#blogtour – Dark Chapter by Winnie Li @winniemli @Legend_Press #QandA

I’m so pleased to be taking part today in the blog tour for Winnie Li’s novel, Dark Chapter which recently won the Not the Booker Prize for 2017. Thank you to Imogen Harris from Legend Press for the place on the tour. I have a fabulous Q&A with Winnie but first let’s see what Dark Chapter is about:

Vivian is a cosmopolitan Taiwanese-American tourist who often escapes her busy life in London through adventure and travel. Johnny is a 15-year-old Irish teenager, living a neglected life on the margins of society. On a bright spring afternoon in West Belfast, their paths collide during a horrifying act of violence. In the aftermath, each is forced to confront the chain of events that led to the attack. Inspired by true events, this is a story of the dark chapters and chance encounters that can irrevocably determine the shape of our lives.

Dark Chapter is available now in ebook and paperback.


1. I understand that the themes within Dark Chapter are based on your own experiences. How hard was it to write about something so personal to you and why did you choose to do so?

As someone who’s always been a writer, I felt it was impossible NOT to write about my own rape. How could I live through such a life-changing event and not try to address its significance through writing? Especially, when I knew it was a topic which affects so many people in our population. It wasn’t easy, but honestly, writing about it was much easier than living through those experiences!  And somehow in creating fiction around my lived experience, I was in a way able to exert a sense of control over the trauma, which I didn’t have during the actual crime.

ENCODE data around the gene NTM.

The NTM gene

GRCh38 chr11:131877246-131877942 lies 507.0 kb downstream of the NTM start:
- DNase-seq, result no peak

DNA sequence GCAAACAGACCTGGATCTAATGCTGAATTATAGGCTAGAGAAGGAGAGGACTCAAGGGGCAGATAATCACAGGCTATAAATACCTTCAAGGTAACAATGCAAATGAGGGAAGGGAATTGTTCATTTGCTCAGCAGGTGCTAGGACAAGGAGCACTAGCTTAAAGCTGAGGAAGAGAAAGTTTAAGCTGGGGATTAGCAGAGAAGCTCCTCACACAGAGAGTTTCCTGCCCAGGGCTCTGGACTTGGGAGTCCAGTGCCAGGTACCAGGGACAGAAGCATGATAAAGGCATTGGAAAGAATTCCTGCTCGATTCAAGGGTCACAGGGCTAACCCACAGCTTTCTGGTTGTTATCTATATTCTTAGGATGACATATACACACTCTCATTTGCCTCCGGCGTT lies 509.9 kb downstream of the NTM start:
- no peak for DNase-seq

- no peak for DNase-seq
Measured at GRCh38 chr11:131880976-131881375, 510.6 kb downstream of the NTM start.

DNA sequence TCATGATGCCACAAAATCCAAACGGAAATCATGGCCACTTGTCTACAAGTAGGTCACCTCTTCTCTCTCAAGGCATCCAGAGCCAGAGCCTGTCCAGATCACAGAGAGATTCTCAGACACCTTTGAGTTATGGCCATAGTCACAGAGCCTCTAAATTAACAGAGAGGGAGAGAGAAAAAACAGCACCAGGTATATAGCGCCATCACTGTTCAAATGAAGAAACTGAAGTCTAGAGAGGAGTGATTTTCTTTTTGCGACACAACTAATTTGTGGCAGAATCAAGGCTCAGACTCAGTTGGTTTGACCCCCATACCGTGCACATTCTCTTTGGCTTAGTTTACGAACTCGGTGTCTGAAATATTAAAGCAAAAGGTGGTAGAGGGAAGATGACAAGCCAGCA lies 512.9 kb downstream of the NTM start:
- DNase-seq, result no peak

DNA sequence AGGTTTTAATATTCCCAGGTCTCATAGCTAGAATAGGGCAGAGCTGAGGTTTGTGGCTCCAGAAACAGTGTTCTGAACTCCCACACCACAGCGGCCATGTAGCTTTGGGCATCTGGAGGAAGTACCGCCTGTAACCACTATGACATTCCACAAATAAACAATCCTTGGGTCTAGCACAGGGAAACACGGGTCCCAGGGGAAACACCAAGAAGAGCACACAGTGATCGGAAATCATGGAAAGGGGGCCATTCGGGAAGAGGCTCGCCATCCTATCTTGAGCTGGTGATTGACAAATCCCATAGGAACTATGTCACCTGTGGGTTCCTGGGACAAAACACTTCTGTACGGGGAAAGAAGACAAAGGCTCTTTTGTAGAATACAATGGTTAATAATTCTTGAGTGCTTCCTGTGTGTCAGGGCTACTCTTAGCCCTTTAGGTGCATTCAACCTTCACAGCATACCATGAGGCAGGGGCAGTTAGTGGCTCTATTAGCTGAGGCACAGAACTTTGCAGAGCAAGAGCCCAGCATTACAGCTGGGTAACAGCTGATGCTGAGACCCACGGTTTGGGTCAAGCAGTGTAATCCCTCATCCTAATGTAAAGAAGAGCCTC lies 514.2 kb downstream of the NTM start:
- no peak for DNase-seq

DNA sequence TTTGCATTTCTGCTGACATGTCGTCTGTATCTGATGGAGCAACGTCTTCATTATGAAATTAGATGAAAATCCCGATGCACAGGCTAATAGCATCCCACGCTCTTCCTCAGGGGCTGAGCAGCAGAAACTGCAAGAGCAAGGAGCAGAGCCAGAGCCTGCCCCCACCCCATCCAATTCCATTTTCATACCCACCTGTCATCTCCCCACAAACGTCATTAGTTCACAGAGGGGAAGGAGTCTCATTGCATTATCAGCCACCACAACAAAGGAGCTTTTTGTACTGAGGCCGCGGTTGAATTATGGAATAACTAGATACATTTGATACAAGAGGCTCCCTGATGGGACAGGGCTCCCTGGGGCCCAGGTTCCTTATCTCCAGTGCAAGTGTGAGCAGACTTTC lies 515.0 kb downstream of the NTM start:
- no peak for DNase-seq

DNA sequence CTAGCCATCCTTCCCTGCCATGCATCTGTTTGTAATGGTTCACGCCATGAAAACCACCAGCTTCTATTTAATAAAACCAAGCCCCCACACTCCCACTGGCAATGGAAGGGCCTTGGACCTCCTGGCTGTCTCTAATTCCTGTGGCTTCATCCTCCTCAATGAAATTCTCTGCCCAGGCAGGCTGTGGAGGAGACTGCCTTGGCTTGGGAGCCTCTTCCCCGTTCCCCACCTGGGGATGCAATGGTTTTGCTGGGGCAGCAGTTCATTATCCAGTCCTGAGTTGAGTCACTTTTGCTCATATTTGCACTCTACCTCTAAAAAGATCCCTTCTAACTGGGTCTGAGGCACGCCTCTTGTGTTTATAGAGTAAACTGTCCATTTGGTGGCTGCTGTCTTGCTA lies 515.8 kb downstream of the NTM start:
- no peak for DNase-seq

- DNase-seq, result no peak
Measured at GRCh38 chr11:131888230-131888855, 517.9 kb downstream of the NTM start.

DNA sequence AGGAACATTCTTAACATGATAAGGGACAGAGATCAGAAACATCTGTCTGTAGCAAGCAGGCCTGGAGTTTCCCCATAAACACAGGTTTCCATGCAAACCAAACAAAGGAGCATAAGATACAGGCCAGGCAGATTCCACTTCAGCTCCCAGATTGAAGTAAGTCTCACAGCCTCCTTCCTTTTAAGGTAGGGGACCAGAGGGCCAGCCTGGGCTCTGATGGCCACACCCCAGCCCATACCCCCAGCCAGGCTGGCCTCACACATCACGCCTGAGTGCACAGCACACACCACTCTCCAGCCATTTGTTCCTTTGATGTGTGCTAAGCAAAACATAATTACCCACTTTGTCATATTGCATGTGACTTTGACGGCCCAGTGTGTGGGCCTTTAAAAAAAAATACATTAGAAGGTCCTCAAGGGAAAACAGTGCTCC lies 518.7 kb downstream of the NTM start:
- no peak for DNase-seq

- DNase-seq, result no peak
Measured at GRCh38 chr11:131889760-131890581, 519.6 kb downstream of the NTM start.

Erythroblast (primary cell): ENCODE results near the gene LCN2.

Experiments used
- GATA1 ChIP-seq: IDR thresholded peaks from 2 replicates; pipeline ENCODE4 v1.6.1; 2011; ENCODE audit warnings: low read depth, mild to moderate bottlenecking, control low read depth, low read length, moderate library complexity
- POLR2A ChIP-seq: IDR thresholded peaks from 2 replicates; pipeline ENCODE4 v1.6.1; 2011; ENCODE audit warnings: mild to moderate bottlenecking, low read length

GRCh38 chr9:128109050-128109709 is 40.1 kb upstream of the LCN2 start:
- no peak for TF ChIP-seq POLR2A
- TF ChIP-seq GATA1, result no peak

2. Why did you choose West Belfast as the setting for your novel?

It was also the setting for my own rape in real life, and I was intrigued by that city’s unique history and communities, which themselves owed a lot to a certain kind of political violence. Also, in writing and researching about West Belfast, I knew that I would somehow be forced to address and re-shape my own relationship with the city of my rape.

3. According to your bio you are addicted to travel. Where have you most enjoyed visiting and which place that you haven’t yet been to would you most like to visit?

Each place offers so much to learn about, that it’s hard to pick favourites (I’ve been to 60+ countries, I think?).  But I do really like the Scottish Highlands, Bali, Croatia, Ghana, and Oman. Of course, there are loads of places that I’d like to visit, but since it’s nearby and fairly easy to visit, I’ll say Iceland.  As a ‘reach’ place, I’ll say Afghanistan.

4. What kind of research do you do, and how long do you spend researching before beginning a book?

This is my first novel, and because half of it is autobiographical, I felt I was giving myself a bit of a break because at least that half wouldn’t require much research!  The other half, which is written from a perpetrator’s fictional perspective did require a lot of research, because I felt I had a certain responsibility to portray a violent juvenile sex offender in a realistic way.  So I interviewed a number of forensic psychologists and social workers who work with young offenders, visited prisons, and read a lot of novels with similar characters.  Going to Belfast was another major part of my research, understanding the place, chatting with members of the West Belfast community and professionals involved in the criminal justice system.  I also sat through rape trials in London and Belfast. And because my perpetrator came from the Irish Traveller community, I did a lot of research (ethnographic and otherwise) into that group of people and the injustices and prejudice they might experience.